missions. Two clergymen with their wives are set:led In the Madras Presidency, or the South India Mis- on the Red River, in the Hudson's Bay Company's sion, particularly in the district of Tinnevelly, a con- territories : three churches have been erected and siderable work has been carried on among the natives. filled with attentive hearers; and a youth from the It is not indeed safe to affirm that whole villages have Rocky Mountains has filled the hearts of the missionbecome true converts to Christianity, but multitudes aries with gladness by his dying testimony. are brought to attend regularly the preaching of the In the Nine Missions of the Society are 48 stations, Gospel. Two native clergymen are now actively en- besides a considerable number of out-stations. These gaged under the Society in this part of India :- some are supplied hy 55 European, 2 country-born, and of the natives have died in the faith of Christ, and 2 native clergymen; 43 European lay-agents, employed some are living as consistent Christians: lights, indeed, as catechists, schoolmasters, and artisans, besides the amidst a dark and degraded people.

wives of missionaries, and 477 native or country-born In the West of India there are two clergymen, sta- assistants. Many congregations are regularly brought tioned at Bombay and Basseen, and a third is on his together for public worship: in connection with these return thither. Schools, preaching, and translating, there are more than 1,270 communicants. The Society occupy

the attention of the missionaries here. It does has 375 schools, containing 16,881 scholars. The mis. not appear that in this quarter the Society has hitherto sionaries who were first sent out, received their educabeen enabled to enlarge its operations. It is however tion in the Mission seminary at Berlin, which instituin contemplation to put this mission on a more effec- tion has since furnished several others : afterwards, tive footing, and Ahmednuggur, containing a consi- when our own countrymen came forward to offer themderable Mahomedan as well as heathen population, selves as missionaries, they were placed for preparation has been fixed on as the head-quarters.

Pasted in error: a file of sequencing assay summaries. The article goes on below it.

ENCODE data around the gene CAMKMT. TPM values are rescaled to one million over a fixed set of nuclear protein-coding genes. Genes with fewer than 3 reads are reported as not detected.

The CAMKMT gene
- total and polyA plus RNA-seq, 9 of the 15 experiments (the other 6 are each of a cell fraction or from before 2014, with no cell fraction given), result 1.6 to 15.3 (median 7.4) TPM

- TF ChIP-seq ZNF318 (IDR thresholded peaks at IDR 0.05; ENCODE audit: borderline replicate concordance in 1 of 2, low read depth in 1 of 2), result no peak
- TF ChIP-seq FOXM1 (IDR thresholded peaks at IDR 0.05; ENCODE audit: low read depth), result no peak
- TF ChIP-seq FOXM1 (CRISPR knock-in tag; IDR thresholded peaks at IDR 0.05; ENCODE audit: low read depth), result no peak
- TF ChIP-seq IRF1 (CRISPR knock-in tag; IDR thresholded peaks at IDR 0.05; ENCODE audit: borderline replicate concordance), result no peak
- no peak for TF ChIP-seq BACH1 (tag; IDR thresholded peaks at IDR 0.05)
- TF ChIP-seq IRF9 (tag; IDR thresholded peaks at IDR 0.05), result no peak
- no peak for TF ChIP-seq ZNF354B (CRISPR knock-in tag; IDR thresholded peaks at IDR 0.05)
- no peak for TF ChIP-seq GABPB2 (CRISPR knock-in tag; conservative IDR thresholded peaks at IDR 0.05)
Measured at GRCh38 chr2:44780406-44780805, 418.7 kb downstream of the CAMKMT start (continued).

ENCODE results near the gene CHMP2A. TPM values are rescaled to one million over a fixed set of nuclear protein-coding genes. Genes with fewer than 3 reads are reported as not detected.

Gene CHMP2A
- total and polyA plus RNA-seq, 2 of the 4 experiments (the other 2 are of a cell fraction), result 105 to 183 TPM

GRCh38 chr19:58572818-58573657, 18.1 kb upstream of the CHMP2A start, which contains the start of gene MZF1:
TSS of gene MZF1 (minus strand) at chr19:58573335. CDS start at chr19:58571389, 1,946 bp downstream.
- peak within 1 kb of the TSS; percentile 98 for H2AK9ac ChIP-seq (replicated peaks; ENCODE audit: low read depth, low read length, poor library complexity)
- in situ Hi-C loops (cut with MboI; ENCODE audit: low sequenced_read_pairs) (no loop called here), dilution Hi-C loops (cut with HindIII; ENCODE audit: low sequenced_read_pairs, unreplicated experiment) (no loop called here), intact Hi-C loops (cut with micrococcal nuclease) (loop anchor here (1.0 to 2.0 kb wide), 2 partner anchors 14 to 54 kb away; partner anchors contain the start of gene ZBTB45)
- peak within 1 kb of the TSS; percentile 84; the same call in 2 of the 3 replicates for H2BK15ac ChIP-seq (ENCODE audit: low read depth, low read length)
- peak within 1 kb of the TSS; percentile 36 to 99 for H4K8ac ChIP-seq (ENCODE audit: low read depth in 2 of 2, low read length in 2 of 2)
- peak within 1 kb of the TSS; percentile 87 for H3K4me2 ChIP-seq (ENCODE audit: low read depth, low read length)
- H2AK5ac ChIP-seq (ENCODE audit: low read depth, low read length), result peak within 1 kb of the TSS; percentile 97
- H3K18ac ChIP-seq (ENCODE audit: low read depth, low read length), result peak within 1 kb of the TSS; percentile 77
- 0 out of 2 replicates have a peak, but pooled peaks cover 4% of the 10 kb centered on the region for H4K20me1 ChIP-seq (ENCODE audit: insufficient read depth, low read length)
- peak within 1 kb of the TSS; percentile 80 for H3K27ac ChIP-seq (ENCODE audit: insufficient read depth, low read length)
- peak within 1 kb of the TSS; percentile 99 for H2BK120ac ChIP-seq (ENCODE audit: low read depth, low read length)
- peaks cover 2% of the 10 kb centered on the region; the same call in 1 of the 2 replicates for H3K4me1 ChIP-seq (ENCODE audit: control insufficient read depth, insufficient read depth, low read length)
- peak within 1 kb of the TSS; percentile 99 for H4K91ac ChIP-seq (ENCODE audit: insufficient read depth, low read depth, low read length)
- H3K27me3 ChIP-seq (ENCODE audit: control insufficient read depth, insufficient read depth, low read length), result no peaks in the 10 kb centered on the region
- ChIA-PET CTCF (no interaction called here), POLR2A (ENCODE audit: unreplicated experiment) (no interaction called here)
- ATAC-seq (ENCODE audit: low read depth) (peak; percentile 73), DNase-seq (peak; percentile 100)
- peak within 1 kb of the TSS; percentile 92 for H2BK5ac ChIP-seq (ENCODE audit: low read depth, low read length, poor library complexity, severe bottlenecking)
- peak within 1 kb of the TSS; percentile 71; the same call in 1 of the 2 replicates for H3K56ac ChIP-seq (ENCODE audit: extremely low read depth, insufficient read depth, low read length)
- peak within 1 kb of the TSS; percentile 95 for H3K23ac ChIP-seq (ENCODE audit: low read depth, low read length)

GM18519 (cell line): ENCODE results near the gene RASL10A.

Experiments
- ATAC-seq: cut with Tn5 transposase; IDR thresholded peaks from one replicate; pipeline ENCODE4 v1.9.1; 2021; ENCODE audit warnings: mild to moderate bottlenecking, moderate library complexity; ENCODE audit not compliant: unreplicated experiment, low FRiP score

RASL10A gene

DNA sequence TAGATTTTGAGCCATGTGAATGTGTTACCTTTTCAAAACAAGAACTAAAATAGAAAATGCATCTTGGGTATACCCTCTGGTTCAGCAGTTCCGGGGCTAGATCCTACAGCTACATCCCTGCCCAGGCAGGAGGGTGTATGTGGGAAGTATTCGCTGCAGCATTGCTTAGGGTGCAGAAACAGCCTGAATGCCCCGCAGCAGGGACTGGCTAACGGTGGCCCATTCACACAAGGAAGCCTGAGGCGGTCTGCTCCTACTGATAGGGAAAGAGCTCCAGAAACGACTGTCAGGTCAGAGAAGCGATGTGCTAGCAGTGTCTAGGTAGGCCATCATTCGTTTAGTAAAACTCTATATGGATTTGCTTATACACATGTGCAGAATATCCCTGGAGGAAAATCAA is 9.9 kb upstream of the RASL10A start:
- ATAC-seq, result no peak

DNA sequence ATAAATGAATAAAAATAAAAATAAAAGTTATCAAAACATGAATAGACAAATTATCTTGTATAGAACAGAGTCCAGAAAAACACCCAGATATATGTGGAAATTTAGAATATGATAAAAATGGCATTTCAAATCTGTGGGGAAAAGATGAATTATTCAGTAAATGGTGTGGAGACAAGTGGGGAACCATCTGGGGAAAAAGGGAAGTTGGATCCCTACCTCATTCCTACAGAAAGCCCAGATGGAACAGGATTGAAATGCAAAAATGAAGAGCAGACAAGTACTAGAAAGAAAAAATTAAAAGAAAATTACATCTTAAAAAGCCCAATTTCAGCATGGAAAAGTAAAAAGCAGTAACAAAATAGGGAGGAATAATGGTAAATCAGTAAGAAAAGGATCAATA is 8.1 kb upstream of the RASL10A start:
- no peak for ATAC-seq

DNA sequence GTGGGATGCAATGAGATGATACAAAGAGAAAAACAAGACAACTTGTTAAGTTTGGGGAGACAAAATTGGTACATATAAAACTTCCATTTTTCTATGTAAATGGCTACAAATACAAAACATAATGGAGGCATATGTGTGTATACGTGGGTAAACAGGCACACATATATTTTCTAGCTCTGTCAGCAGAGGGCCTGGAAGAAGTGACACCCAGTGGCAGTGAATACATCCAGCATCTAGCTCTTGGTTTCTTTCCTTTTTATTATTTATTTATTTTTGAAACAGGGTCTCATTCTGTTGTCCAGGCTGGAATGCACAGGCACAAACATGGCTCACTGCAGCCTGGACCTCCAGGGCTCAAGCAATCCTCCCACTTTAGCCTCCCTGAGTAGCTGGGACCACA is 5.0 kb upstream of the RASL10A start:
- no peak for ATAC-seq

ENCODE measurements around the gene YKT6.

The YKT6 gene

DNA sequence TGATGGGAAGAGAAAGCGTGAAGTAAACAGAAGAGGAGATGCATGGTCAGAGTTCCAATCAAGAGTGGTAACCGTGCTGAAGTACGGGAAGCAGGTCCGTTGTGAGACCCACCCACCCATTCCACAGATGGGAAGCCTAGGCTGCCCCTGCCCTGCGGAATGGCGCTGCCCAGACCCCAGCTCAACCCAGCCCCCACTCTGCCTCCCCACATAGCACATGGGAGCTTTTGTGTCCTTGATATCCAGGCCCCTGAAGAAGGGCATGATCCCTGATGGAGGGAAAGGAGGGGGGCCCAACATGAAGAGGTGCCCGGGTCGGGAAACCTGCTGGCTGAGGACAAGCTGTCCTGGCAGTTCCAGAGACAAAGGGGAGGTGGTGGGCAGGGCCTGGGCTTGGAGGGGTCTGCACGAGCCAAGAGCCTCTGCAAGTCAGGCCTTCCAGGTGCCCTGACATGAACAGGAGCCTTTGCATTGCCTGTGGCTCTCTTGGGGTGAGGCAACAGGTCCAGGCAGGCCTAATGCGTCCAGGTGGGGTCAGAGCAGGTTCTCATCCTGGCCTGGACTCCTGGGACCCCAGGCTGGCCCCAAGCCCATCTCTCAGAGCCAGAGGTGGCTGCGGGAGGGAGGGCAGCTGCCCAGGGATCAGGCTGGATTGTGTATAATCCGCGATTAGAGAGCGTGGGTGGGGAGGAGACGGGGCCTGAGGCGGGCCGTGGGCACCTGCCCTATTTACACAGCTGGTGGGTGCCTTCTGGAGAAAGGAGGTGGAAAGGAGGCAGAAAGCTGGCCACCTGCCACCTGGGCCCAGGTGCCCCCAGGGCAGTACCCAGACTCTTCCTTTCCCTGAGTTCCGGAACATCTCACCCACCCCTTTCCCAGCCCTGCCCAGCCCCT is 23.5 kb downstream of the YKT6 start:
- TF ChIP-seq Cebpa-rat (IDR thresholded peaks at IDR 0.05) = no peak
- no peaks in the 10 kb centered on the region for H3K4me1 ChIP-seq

under the care of pious clergymen in various parts of The island of Ceylon has afforded considerable en- the country. At the present time, missionary students couragement to the Society. Here they have four are received into the Islington Institution, which has principal stations, at Cotta, Kandy, Baddagame, and been erected at the expense of the Society for that purNellore; and two presses employed in printing the pose: here they pass through a course of study, Scriptures and religious and elementary works in Cin- adapted to the country for which they are destined. The galese. Sir R. W. Horton has lately paid a visit to the missionary institution at Basłe in Switzerland has been, Christian institution at Cotta, when the seminarists un- and still is, a valuable means of adding to the number derwent an examination in his presence. His Excel. of the Society's labourers. While, however, many have lency expressed himself highly gratified with the pro- from time to time been raised up, who have devoted gress which the youths had inade, as equally creditable themselves to the work of the Lord ; the number of to the teachers and the taught.